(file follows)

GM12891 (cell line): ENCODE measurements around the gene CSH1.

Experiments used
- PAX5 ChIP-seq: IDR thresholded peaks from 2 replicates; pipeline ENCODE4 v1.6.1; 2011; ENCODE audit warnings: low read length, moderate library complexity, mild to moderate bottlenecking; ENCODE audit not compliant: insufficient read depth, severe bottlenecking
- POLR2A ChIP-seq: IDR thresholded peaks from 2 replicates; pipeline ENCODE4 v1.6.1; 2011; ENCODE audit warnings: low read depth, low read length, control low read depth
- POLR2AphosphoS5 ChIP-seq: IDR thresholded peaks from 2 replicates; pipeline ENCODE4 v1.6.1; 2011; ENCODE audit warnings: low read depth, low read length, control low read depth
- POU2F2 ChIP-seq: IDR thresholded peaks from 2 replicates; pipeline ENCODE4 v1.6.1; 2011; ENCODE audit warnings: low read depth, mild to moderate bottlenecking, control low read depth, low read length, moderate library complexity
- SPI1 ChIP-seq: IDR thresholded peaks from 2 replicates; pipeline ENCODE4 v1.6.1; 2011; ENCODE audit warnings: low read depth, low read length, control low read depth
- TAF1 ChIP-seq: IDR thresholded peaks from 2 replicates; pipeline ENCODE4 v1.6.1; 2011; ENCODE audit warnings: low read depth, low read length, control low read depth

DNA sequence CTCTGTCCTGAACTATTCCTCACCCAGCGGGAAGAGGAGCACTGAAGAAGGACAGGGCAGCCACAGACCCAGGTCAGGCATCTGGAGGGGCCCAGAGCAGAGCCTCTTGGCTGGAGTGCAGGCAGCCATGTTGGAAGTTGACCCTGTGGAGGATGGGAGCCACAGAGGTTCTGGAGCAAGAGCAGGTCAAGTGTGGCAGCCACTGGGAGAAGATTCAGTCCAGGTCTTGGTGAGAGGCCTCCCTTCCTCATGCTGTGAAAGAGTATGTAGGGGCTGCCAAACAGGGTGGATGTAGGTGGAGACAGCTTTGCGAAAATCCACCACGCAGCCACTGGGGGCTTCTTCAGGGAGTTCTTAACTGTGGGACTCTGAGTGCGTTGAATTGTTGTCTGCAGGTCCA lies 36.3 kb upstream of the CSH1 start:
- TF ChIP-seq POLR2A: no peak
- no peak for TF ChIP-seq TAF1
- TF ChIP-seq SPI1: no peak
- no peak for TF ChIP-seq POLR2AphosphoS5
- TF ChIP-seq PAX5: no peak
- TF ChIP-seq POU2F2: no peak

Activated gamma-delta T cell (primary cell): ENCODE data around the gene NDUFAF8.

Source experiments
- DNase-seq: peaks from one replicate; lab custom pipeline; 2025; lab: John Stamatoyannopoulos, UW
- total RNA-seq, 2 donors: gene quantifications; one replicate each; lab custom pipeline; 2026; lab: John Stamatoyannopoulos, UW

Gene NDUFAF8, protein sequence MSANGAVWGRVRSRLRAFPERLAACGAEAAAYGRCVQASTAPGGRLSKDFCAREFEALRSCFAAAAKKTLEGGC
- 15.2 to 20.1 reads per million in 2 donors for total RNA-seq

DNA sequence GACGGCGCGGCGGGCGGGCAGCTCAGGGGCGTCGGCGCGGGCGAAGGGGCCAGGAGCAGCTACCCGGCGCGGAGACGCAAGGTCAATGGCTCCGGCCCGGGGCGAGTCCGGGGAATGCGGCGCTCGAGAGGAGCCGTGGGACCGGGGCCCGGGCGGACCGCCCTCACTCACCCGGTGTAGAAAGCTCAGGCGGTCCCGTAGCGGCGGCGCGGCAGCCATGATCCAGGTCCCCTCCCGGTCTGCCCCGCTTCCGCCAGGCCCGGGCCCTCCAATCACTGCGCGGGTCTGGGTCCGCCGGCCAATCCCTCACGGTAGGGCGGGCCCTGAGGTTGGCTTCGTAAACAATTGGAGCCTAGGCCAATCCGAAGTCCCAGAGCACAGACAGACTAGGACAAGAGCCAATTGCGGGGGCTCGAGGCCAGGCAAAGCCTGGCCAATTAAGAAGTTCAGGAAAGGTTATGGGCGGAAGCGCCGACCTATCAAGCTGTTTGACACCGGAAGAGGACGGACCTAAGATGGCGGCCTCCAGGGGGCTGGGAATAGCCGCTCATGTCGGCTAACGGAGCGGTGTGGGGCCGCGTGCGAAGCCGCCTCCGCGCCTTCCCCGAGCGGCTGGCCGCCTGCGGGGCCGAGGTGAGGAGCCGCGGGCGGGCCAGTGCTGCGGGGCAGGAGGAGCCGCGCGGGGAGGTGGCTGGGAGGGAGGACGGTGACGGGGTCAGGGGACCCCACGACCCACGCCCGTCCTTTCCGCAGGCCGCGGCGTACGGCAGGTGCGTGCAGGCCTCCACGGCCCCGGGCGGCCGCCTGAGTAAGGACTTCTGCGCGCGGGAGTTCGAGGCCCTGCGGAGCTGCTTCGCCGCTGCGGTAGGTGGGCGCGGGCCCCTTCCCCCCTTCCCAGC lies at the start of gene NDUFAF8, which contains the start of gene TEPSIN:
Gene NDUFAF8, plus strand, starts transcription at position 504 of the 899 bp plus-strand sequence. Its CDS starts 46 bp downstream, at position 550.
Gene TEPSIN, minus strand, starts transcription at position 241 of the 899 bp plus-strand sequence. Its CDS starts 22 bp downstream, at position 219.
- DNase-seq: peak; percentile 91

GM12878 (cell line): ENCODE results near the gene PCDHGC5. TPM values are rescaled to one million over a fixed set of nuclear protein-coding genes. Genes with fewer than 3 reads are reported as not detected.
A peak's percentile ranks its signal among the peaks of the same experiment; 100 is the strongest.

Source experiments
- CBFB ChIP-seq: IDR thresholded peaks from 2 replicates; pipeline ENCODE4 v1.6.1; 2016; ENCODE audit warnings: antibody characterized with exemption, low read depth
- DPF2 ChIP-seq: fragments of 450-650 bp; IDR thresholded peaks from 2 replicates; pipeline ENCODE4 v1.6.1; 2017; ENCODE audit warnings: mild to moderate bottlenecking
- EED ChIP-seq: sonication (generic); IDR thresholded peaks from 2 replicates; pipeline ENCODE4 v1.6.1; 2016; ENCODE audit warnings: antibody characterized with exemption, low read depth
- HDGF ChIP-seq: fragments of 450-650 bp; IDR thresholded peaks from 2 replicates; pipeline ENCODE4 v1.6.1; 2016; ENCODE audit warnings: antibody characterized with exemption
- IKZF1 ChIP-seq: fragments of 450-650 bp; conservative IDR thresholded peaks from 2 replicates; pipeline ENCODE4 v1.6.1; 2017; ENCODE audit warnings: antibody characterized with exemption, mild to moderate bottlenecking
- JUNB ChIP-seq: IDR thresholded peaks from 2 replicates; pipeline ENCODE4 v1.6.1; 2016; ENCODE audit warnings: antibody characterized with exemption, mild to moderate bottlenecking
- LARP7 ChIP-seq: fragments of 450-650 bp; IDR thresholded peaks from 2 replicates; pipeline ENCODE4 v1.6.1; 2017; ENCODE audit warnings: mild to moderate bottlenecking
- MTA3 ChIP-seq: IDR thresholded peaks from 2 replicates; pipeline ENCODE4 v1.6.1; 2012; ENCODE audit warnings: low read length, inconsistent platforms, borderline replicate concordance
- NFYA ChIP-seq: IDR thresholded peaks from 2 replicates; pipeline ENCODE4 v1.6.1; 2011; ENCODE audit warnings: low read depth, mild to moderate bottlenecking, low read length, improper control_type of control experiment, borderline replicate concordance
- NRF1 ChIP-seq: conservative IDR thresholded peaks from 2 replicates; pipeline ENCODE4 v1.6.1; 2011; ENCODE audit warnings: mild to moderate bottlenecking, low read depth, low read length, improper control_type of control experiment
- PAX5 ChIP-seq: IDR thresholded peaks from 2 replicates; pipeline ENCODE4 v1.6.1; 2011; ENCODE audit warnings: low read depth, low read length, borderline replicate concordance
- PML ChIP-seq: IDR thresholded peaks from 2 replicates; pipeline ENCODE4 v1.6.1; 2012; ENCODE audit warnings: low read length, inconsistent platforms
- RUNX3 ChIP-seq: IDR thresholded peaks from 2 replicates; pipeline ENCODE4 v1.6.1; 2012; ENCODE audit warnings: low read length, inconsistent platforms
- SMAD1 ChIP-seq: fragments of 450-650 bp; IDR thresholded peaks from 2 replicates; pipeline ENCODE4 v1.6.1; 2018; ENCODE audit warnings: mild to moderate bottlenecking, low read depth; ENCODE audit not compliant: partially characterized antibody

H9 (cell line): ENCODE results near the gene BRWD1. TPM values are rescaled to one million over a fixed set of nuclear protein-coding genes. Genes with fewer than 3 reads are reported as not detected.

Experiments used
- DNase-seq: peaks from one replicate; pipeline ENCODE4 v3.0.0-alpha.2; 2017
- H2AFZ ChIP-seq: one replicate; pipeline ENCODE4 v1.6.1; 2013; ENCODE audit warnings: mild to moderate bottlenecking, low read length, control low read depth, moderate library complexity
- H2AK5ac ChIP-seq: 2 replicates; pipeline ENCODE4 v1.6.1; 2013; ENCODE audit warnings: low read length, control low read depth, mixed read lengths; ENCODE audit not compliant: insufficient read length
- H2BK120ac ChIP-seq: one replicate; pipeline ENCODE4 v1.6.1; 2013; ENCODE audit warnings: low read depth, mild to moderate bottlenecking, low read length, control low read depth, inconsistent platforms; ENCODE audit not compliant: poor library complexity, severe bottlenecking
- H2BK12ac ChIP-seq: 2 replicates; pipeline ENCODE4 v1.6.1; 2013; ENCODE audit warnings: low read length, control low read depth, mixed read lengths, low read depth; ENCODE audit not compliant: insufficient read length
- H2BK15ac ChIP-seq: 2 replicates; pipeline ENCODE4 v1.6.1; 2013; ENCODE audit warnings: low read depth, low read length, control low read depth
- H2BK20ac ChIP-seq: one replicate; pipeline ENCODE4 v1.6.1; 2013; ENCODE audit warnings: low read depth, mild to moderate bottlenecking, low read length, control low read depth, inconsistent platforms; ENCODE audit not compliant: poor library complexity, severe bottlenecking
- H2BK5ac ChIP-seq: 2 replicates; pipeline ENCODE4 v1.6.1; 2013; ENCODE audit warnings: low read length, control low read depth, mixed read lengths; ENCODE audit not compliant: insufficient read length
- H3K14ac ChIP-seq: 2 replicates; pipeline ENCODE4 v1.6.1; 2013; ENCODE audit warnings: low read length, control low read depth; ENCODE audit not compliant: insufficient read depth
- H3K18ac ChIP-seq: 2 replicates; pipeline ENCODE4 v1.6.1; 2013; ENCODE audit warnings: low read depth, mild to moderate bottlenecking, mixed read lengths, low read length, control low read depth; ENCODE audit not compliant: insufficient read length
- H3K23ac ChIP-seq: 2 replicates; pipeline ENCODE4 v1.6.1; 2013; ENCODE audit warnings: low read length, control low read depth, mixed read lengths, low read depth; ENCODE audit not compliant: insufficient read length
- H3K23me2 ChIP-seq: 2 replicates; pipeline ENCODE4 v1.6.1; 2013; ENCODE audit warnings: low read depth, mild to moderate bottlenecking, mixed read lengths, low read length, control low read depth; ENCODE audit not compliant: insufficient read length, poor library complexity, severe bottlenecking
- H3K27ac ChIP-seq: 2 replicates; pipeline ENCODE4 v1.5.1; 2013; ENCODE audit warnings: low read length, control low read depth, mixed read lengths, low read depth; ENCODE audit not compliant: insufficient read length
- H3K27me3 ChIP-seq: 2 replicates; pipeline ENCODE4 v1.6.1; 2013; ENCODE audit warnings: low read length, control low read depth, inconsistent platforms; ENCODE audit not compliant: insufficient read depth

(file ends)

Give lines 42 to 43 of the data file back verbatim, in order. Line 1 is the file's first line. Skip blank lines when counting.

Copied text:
- SMAD1 ChIP-seq: fragments of 450-650 bp; IDR thresholded peaks from 2 replicates; pipeline ENCODE4 v1.6.1; 2018; ENCODE audit warnings: mild to moderate bottlenecking, low read depth; ENCODE audit not compliant: partially characterized antibody

H9 (cell line): ENCODE results near the gene BRWD1. TPM values are rescaled to one million over a fixed set of nuclear protein-coding genes. Genes with fewer than 3 reads are reported as not detected.